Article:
While Sarbanes-Oxley has attempted to prevent such independence trade-offs, the Mattel/PwC case demonstrates that the legislation has not gone far enough and that further regulatory action and civil lawsuits are needed to protect investors. .

Call on regulators to get tough

In the United States, accounting firms are regulated by both the SEC and the Public Company Accounting Oversight Board, a quasi-public agency created by Sarbanes-Oxley. SEC and PCAOB rules require auditing firms to maintain an independent relationship with the companies they oversee. In 2020, the SEC clarified the auditor independence rule under then-SEC Chairman Jay Clayton. Under the revised rules, firms are required to limit the number of services they provide to a single client to ensure the objectivity and impartiality of their audit work.

Unfortunately, since the fall of Arthur Anderson following the Enron scandal, the SEC and the PCAOB have often failed to prosecute auditors who rambled with the rules. The death knell of Arthur Andersen – which was one of the ‘big five’ audit firms – was a blow to the accounting industry and sent chills down the spines of many regulators by filing lawsuits against accounting firms. ‘audit. When the Supreme Court later reversedgovernment obstruction of the obstruction of justice case against Arthur Andersen, this further hampered law enforcement efforts.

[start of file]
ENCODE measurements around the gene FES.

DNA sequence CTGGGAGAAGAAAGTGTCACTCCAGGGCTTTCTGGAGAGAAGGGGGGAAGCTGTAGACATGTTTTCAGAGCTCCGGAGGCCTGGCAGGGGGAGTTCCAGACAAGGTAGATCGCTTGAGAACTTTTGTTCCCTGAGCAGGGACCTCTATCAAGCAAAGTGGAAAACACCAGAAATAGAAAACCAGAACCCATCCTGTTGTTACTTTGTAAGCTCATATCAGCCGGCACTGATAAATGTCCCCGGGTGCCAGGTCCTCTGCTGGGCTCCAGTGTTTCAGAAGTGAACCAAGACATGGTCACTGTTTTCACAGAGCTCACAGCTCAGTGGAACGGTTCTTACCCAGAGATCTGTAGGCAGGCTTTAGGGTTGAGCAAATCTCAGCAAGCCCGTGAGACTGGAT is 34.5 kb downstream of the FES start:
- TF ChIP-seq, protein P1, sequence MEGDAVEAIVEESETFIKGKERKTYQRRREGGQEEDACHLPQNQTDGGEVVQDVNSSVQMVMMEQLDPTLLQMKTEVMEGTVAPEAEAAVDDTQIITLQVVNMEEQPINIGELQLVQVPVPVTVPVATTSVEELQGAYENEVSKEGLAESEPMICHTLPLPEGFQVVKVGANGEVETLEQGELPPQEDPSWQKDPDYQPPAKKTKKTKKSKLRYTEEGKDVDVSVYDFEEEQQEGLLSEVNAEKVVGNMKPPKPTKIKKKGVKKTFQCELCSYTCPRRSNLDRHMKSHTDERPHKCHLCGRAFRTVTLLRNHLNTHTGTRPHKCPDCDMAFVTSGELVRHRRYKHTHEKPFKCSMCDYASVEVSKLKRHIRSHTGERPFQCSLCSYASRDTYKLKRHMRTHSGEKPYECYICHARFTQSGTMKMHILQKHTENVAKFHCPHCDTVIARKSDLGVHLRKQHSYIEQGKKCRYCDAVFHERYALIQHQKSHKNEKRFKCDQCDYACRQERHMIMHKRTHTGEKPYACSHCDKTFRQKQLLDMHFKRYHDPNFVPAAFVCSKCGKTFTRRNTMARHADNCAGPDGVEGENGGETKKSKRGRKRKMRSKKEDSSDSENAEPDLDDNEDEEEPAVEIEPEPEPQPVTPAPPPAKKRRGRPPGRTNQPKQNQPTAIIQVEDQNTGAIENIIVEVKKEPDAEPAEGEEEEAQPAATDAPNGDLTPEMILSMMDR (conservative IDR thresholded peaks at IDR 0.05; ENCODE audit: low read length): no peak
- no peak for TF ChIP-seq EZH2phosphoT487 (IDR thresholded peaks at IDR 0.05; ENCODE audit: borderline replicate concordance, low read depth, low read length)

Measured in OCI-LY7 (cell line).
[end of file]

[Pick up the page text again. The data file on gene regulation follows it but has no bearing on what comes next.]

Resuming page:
The SEC recently launched a new enforcement initiative to investigate conflicts of interest at the nation’s largest accounting firms, a key step to ensure auditors act as independent watchdogs. One suggestion is that the SEC and PCAOB look across the pond at the recent hardline efforts by the Competition and Markets Authority and the Financial Reporting Council to regulate the separation of audit and non-audit practices of the largest UK audit firms – the same Big Four as in the US, under the UK’s Restoring Trust in Audit and Corporate Governance scheme.

In addition to the Big Four creating a separate regulatory audit committee, the April 2022 FRC proposed revisions to the Code of governance for audit firms stipulates a maximum term of nine years to guard against threats to independence and requires that an independent non-executive participate in the audit process alongside the audit committee. The INE would be entirely independent of the auditor and of the audited entities. He would also be expected to represent the public interest and act for the benefit of the common good, including that of the shareholder and other stakeholders.

Conclusion

The health of US financial markets and investors depends on auditors performing their critical access control function. To do this, accounting firms must be truly independent of the companies they audit.

This article does not necessarily reflect the views of the Bureau of National Affairs, Inc., publisher of Bloomberg Law and Bloomberg Tax, or its owners.

Author Information

Laura H. Posner is a partner in the securities litigation and investor protection and ethics and trust advisory practices of Cohen Milstein. Before joining Cohen Milstein in 2017, Posner was the bureau chief for the New Jersey Bureau of Securities.